Money Buys Happiness

Money Buys Happiness by David Macfie

 At last. At last. I’ve finally done it. I’m old now and I’ve been trying, on and off, my whole life. And now, when my time is close to the end, I have finally done it. I’ve won the UK lottery. This time, I didn’t even bet much, because I don’t really have much. Or, at least, I didn’t. But, this time, it was my time and l won sixty six million British pounds. I brought it all to South Africa where I’ve been living for the past fifty years. With the exchange rate, less taxes and expenses, it converted to over one thousand and twenty five million South African Rands. Now I had to decide what to do with all that money. In all my years of wishing and hoping, I’d spent my winnings as many times as I’d betted, so I really should be able to, easily, solve the spending problem. But now that I had the money, I was having doubts. All the plans I’d made, somehow didn’t feel right. I started right back at the beginning and began to plan and then plan again. The first bit was easy. My wife and I had always wanted to retire to an apartment with an end to end balcony, looking over a panoramic view of a beautiful beach. We had decided that was the best present we could have. That cost me seven and a half million including transfer and legal fees. I also bought a six hundred square meter plot not far from the apartment. I fenced it then planted frangipani trees, in all different colors round the perimeter. Inside that, I planted all different hibiscus shrubs. I put an automatic irrigation system in and then I cleared the center and made the whole thing into a veggie garden. I was planning to grow potatoes carrots cabbage, broccoli, cauliflower, corn on the cob, tomatoes, squash and butternut, as well as peas and runner beans. That took care of another three and a half million. Next I put fifteen million into investments so that I never, ever had to worry about money for myself or my wife again.

So that was twenty six million taken care of. Now what? I gave each of my three children enough to buy a house. That was another ten million. I made the amount up to fifty million with gifts to members of the extended family and to people who’d worked for us. Now I only had nine hundred and seventy five million to sort out. Then I made the biggest decision of my life. I didn’t need all that money so I decided to give it away. I started by buying a large plot of land in Diepsloot, a low income, previously disadvantaged peoples’ town north of Johannesburg. I got planning permission for five hundred houses and built them with solar geysers, heating and lighting, gas cooking and fully green insulation and materials. Each had a small garden with a couple of fruit trees and space for a small veggie garden. I then carefully looked at the various lists and selected the five hundred most deserving families. I gifted each of them a house. That project cost three hundred and twenty million but it really made me smile. Next I spent two hundred and fifty five million setting up a trust for cerebral palsied children in the same town. The trust bought land, built a school and care center, and staffed it with remedial teachers and visiting physiotherapists. The balance of the trust money was invested for future expenses. The goal of the school was to take all of the children to a school leaving certificate and employment in a job that used the skills they’d learnt. The school filled a much ignored gap in the services available in the town and became a model of how things could be done with the right people involved and the funding required. In this case the right people were all from the community and all of them had been doing something of the sort, by themselves, before they’d been made trustees.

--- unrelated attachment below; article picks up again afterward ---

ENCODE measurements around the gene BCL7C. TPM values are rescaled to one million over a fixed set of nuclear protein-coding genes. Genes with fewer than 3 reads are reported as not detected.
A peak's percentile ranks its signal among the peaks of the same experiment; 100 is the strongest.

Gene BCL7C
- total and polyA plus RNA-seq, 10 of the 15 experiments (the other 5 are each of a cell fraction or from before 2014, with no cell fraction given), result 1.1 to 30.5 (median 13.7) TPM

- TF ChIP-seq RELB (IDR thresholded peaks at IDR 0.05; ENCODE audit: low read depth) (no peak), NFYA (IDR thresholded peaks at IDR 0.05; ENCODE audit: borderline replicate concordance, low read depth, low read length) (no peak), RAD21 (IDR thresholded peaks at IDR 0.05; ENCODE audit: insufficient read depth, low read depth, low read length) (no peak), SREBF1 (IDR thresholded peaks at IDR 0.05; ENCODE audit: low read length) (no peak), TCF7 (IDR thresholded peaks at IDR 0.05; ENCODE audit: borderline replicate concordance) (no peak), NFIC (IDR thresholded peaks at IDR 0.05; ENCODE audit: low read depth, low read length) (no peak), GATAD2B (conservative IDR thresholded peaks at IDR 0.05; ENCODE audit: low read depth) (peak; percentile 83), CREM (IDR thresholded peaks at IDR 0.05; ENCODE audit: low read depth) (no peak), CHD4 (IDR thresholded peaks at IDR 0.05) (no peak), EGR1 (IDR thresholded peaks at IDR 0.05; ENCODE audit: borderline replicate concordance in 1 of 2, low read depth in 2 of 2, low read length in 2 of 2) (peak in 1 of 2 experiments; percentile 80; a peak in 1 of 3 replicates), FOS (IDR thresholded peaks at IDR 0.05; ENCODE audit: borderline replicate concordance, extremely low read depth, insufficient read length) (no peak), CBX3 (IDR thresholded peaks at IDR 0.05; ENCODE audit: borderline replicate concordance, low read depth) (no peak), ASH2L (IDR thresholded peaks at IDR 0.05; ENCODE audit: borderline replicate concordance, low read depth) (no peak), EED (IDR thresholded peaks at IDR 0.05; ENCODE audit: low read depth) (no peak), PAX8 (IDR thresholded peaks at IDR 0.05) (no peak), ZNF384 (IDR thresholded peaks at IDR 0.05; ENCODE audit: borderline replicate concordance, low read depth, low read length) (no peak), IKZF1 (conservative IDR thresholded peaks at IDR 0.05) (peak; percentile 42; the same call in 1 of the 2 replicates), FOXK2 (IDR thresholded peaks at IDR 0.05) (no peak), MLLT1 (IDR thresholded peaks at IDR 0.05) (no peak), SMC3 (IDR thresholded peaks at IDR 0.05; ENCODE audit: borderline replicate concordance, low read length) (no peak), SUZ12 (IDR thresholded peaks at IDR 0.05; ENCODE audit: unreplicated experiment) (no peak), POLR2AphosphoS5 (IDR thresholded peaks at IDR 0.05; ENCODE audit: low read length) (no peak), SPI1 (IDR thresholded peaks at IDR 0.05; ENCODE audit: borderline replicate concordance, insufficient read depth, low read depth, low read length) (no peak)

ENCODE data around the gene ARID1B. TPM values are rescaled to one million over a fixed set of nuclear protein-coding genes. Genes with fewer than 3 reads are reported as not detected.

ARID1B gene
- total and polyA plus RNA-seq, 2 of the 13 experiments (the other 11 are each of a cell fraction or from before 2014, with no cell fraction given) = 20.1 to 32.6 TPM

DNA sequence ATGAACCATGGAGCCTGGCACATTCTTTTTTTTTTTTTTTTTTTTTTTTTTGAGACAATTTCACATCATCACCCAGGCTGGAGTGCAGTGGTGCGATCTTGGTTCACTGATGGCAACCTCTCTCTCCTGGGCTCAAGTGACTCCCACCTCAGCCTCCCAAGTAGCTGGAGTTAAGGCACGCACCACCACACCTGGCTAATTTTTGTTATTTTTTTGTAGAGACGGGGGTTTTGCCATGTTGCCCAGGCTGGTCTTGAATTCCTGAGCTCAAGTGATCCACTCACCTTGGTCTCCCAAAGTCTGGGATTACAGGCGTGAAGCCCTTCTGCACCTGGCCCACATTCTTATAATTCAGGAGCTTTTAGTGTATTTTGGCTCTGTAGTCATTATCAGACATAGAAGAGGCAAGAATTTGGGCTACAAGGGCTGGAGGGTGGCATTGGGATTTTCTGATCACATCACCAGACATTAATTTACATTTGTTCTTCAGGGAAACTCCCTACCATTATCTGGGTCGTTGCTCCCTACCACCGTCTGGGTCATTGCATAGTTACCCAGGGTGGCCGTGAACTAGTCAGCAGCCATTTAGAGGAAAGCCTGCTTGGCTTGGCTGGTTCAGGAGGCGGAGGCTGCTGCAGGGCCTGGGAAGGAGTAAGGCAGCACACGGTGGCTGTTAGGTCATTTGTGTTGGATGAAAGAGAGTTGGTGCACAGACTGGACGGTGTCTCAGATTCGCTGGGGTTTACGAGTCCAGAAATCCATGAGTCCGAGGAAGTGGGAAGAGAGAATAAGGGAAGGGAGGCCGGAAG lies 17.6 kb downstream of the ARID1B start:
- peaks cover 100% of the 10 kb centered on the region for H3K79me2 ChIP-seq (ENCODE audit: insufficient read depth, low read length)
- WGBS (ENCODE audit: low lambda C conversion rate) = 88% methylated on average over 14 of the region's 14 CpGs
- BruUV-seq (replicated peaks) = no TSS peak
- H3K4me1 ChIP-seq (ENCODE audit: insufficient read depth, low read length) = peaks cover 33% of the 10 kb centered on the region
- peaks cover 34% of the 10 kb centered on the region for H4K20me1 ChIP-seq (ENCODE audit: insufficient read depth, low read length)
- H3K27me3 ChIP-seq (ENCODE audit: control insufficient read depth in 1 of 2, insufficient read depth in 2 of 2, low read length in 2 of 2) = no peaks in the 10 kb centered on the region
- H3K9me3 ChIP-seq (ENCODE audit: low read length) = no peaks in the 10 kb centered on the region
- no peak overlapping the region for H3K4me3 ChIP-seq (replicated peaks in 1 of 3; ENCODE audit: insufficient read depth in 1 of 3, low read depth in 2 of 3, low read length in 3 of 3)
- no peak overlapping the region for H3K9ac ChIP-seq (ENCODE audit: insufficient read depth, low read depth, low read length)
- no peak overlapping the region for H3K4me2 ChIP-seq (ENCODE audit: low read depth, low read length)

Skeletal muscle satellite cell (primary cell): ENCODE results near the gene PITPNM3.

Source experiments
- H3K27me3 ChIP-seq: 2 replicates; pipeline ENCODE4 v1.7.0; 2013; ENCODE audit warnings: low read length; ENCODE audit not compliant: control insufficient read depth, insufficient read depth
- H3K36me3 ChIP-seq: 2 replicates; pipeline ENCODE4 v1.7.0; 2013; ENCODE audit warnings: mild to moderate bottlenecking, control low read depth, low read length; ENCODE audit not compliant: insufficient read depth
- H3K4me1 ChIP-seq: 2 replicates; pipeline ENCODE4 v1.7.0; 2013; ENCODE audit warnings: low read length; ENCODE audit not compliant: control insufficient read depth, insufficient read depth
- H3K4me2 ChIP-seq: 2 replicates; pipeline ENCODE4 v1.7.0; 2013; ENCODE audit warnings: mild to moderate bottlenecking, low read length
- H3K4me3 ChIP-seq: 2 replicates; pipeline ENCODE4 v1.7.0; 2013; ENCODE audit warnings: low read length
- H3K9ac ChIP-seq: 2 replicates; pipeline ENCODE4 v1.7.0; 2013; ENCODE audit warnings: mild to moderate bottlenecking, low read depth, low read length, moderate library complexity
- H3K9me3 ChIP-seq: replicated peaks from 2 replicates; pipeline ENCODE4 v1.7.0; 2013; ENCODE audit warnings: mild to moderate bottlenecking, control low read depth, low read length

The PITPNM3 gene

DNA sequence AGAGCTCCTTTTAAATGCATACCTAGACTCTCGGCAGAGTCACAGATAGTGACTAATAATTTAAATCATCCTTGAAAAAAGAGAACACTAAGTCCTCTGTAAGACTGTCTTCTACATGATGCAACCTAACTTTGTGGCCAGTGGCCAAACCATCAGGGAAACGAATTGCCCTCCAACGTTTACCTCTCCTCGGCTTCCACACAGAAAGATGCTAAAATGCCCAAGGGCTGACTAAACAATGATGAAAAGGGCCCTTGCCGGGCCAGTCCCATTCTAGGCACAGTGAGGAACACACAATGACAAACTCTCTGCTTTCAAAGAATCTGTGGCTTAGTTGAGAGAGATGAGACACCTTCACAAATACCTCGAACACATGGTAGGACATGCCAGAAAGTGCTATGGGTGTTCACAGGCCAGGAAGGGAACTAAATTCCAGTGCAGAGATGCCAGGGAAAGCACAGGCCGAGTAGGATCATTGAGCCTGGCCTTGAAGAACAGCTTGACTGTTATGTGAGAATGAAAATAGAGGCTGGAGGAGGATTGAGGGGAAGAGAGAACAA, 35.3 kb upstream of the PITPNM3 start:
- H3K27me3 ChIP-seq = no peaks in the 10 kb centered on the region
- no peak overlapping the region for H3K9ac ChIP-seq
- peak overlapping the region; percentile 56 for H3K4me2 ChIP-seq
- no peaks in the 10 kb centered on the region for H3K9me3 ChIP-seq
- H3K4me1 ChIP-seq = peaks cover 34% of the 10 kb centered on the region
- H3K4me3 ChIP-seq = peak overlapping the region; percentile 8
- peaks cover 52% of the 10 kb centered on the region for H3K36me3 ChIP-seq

The next project was another trust. This one was gifted with two hundred and fifty million and the money was used to help young entrepreneurs, from the town, to get started in their own businesses. To see the joy on their faces and the happiness of their extended families was the best tonic I’ve ever had. The last hundred and fifty million was also put into a trust. This money was used to pay the full expenses for deserving children, from pre-school all the way to an honors degree. All of these projects gave me joy: before, while my wife and I were planning, then during, where I controlled the execution parts of the initiatives, and finally after, when we saw and felt the results. The experiences we had were unbelievable and there is no doubt in my mind that the money was far better spent this way, than it would have been any other way.

So now, whenever I hear someone say, ‘money can’t buy you happiness’, I always disagree. I say back to them, “of course it can. Provided you spend it on the right things, money definitely buys happiness for many, many people.”